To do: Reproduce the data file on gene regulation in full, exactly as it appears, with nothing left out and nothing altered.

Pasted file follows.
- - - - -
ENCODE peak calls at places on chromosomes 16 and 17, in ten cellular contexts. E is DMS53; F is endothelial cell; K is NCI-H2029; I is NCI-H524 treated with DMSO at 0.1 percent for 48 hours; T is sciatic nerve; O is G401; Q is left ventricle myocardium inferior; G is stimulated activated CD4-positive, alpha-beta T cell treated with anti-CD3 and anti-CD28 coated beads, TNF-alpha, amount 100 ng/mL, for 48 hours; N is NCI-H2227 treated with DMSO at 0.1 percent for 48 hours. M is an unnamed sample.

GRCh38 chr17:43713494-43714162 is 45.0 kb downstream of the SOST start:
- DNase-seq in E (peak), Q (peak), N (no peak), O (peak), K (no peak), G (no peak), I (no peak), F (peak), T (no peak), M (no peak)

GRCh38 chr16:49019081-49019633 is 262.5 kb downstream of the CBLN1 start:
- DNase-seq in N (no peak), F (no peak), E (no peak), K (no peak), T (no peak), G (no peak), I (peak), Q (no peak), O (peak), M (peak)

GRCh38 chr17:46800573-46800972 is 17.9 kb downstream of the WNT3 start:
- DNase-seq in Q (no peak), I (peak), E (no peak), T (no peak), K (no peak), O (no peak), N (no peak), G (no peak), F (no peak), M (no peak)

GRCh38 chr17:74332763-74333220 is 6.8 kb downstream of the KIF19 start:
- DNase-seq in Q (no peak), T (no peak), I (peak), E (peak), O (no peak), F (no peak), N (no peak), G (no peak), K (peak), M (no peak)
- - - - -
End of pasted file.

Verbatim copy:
ENCODE peak calls at places on chromosomes 16 and 17, in ten cellular contexts. E is DMS53; F is endothelial cell; K is NCI-H2029; I is NCI-H524 treated with DMSO at 0.1 percent for 48 hours; T is sciatic nerve; O is G401; Q is left ventricle myocardium inferior; G is stimulated activated CD4-positive, alpha-beta T cell treated with anti-CD3 and anti-CD28 coated beads, TNF-alpha, amount 100 ng/mL, for 48 hours; N is NCI-H2227 treated with DMSO at 0.1 percent for 48 hours. M is an unnamed sample.

GRCh38 chr17:43713494-43714162 is 45.0 kb downstream of the SOST start:
- DNase-seq in E (peak), Q (peak), N (no peak), O (peak), K (no peak), G (no peak), I (no peak), F (peak), T (no peak), M (no peak)

GRCh38 chr16:49019081-49019633 is 262.5 kb downstream of the CBLN1 start:
- DNase-seq in N (no peak), F (no peak), E (no peak), K (no peak), T (no peak), G (no peak), I (peak), Q (no peak), O (peak), M (peak)

GRCh38 chr17:46800573-46800972 is 17.9 kb downstream of the WNT3 start:
- DNase-seq in Q (no peak), I (peak), E (no peak), T (no peak), K (no peak), O (no peak), N (no peak), G (no peak), F (no peak), M (no peak)

GRCh38 chr17:74332763-74333220 is 6.8 kb downstream of the KIF19 start:
- DNase-seq in Q (no peak), T (no peak), I (peak), E (peak), O (no peak), F (no peak), N (no peak), G (no peak), K (peak), M (no peak)